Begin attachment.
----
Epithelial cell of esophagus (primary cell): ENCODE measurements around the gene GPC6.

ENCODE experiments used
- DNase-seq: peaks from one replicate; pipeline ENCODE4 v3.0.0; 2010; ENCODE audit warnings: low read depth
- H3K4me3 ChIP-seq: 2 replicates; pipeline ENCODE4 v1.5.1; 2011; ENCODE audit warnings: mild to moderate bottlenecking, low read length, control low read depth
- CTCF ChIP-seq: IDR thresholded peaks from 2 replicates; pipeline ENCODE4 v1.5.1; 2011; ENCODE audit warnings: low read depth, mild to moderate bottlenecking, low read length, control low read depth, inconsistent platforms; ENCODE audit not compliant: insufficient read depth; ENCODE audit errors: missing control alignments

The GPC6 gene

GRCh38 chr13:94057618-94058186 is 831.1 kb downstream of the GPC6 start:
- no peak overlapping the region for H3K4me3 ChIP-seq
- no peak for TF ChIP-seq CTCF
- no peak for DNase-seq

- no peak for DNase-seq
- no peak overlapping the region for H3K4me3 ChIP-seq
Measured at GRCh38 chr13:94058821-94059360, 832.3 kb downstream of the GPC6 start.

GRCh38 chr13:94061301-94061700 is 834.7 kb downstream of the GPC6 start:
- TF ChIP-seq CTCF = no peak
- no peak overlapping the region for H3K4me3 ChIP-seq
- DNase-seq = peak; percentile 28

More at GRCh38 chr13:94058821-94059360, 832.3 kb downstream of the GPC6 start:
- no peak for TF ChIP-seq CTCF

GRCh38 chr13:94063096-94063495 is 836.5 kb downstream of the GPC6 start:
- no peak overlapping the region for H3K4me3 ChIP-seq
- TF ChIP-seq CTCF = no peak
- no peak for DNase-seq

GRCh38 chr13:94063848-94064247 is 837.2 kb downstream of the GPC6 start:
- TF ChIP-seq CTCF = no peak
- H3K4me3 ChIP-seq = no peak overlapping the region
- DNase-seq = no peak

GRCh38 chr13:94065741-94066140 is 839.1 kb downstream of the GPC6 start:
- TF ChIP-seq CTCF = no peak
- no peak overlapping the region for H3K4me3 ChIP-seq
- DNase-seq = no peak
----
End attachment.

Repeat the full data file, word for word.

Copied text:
Epithelial cell of esophagus (primary cell): ENCODE measurements around the gene GPC6.

ENCODE experiments used
- DNase-seq: peaks from one replicate; pipeline ENCODE4 v3.0.0; 2010; ENCODE audit warnings: low read depth
- H3K4me3 ChIP-seq: 2 replicates; pipeline ENCODE4 v1.5.1; 2011; ENCODE audit warnings: mild to moderate bottlenecking, low read length, control low read depth
- CTCF ChIP-seq: IDR thresholded peaks from 2 replicates; pipeline ENCODE4 v1.5.1; 2011; ENCODE audit warnings: low read depth, mild to moderate bottlenecking, low read length, control low read depth, inconsistent platforms; ENCODE audit not compliant: insufficient read depth; ENCODE audit errors: missing control alignments

The GPC6 gene

GRCh38 chr13:94057618-94058186 is 831.1 kb downstream of the GPC6 start:
- no peak overlapping the region for H3K4me3 ChIP-seq
- no peak for TF ChIP-seq CTCF
- no peak for DNase-seq

- no peak for DNase-seq
- no peak overlapping the region for H3K4me3 ChIP-seq
Measured at GRCh38 chr13:94058821-94059360, 832.3 kb downstream of the GPC6 start.

GRCh38 chr13:94061301-94061700 is 834.7 kb downstream of the GPC6 start:
- TF ChIP-seq CTCF = no peak
- no peak overlapping the region for H3K4me3 ChIP-seq
- DNase-seq = peak; percentile 28

More at GRCh38 chr13:94058821-94059360, 832.3 kb downstream of the GPC6 start:
- no peak for TF ChIP-seq CTCF

GRCh38 chr13:94063096-94063495 is 836.5 kb downstream of the GPC6 start:
- no peak overlapping the region for H3K4me3 ChIP-seq
- TF ChIP-seq CTCF = no peak
- no peak for DNase-seq

GRCh38 chr13:94063848-94064247 is 837.2 kb downstream of the GPC6 start:
- TF ChIP-seq CTCF = no peak
- H3K4me3 ChIP-seq = no peak overlapping the region
- DNase-seq = no peak

GRCh38 chr13:94065741-94066140 is 839.1 kb downstream of the GPC6 start:
- TF ChIP-seq CTCF = no peak
- no peak overlapping the region for H3K4me3 ChIP-seq
- DNase-seq = no peak